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Career Options

career centre
Once you have a good idea of the career you want, the next step is to consider how you’re going to make it happen. As well as practical issues like location, salary and the job market, you may need to look into updating your skills and qualifications.

After you’ve drawn up a shortlist of potential careers, there are a number of issues you’ll want to consider before putting your plan into action.

If you’re not prepared to move, you’ll need to consider location. While you can probably find work as a travel agent in most large towns, if you’re looking to get into TV production there are likely to be more opportunities in London and other major cities.

You’ll have opportunities for promotion in most careers – but this doesn’t always translate to lots more pay. Is doing something you love more important than a large salary?

The job market
There’s competition in most careers, but some are more competitive than others. Careers that are seen as ‘glamorous’ can be difficult to get into without plenty of unpaid work experience, enthusiasm and a certain amount of luck. If you’re attracted to a career like this, are you prepared to put in the extra effort?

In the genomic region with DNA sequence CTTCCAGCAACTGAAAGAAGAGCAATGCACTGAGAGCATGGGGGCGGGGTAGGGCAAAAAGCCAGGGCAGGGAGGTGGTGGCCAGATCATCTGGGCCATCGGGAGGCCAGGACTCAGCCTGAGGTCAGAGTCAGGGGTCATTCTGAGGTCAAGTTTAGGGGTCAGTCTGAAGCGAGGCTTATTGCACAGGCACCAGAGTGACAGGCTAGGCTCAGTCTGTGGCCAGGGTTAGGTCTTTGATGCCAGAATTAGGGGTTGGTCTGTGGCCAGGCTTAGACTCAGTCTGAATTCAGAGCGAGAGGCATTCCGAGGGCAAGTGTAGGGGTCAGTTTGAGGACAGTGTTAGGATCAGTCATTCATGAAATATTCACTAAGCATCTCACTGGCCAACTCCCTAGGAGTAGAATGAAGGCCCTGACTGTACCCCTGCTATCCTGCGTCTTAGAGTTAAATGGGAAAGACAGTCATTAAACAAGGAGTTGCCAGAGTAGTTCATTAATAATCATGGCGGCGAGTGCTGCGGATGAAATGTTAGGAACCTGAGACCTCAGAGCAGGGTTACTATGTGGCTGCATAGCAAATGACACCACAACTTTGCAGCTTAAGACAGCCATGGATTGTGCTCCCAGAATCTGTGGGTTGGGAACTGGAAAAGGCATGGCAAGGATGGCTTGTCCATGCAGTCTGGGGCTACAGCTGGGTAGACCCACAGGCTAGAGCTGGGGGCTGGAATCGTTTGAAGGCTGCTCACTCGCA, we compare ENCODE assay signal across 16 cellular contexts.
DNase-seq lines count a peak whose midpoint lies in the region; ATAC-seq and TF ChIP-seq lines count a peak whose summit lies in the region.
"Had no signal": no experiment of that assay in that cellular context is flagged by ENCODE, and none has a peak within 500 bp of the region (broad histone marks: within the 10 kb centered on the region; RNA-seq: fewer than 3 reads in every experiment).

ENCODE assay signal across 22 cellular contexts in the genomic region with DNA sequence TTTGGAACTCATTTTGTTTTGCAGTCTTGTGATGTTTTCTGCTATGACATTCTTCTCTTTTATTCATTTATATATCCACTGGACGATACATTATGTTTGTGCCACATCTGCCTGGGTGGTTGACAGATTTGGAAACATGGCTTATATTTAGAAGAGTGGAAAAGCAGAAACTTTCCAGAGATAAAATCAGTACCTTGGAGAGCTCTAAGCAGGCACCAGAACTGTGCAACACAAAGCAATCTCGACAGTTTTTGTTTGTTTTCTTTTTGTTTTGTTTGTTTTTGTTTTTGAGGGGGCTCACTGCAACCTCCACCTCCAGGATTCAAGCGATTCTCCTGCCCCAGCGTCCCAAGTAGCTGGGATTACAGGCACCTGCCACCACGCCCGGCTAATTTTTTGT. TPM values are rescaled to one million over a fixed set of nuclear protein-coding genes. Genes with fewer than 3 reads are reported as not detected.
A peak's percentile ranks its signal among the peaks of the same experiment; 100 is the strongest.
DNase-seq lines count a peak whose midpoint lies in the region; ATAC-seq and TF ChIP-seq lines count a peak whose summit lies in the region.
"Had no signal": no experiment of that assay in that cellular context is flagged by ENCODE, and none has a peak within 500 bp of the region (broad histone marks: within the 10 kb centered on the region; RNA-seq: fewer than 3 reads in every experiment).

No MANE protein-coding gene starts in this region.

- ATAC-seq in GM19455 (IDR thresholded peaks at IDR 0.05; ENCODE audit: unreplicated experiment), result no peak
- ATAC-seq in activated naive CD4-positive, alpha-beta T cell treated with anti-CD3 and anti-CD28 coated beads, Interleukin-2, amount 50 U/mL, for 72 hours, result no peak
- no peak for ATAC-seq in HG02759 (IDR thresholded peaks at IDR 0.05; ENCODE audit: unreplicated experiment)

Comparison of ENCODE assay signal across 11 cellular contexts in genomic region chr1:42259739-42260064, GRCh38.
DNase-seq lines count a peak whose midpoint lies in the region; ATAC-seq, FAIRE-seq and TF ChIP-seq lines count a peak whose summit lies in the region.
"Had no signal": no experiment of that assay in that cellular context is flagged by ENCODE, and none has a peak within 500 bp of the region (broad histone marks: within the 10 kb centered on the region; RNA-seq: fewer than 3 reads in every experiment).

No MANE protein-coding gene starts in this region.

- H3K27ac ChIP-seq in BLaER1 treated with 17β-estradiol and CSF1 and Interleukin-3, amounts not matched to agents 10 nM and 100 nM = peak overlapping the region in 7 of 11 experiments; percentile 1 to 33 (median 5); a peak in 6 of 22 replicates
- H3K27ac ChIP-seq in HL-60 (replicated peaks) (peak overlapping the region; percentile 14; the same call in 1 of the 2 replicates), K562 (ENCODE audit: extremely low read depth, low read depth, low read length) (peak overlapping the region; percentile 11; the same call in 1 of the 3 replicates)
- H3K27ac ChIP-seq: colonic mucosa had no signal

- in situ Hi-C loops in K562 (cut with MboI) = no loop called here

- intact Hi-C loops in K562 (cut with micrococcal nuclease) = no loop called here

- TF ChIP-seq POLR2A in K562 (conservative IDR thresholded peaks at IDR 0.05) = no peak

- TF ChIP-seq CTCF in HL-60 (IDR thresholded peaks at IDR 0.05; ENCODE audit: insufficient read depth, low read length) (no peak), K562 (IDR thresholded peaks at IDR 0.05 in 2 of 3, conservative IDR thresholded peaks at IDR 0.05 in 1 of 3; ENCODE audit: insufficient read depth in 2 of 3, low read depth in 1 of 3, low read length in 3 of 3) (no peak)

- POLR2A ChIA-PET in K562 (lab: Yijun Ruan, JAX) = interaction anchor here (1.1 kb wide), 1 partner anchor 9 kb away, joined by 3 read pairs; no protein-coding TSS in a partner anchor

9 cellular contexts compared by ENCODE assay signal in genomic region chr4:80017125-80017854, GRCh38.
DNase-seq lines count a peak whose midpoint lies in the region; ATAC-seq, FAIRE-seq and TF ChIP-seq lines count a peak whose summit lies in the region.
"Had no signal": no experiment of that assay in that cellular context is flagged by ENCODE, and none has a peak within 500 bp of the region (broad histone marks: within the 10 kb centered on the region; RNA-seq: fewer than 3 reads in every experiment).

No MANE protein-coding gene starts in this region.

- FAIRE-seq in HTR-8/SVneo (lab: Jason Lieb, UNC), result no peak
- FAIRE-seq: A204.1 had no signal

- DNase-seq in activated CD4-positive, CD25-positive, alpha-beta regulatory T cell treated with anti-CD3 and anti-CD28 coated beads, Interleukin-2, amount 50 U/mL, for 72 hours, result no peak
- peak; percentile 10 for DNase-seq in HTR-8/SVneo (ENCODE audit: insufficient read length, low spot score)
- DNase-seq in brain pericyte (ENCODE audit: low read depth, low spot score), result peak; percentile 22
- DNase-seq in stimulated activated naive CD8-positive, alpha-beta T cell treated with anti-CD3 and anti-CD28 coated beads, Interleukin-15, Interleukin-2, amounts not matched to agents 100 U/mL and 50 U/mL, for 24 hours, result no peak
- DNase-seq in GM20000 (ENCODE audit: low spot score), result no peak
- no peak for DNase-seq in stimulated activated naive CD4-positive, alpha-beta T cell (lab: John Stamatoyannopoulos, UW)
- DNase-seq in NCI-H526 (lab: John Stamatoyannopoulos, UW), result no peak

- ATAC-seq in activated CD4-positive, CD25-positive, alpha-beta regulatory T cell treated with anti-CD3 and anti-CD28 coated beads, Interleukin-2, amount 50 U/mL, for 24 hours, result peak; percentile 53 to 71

Career progression
What opportunities are there to progress within the careers you’re looking at? Once you’re in, how would you get to the next stage - either within the same line of work, or in a related field? What training is likely to be on offer?

Working conditions
What will doing the job actually mean day-to-day? If it involves meeting lots of people and that's not your thing, you might want to think again. Would you prefer a job indoors, or wouldn’t you mind being outside in the depths of winter?

Your circumstances
Your circumstances needn’t limit your career options. There may be extra support available if, for example, you’re a lone parent or you have a disability. Follow the link below to find out more.
Once you’ve considered the factors listed above, making a list may help focus your mind. Try listing those which are essential, and those which are ‘nice to have’. An example might look like this:

  • involves dealing with people
  • close to your current home
  • earning at least £15,000 in your first year

‘Nice to have’
  • in public or ‘not for profit’ sectors
  • opportunities to travel abroad
  • linked to a favourite subject you’ve studied
Looking at career profiles should give you a good idea of the qualifications you’ll need: see ‘Learning for work’ for information on how to get them.

Adult learning or higher education can be a great way of opening up new career opportunities. Remember that it’s never too late to return to learning.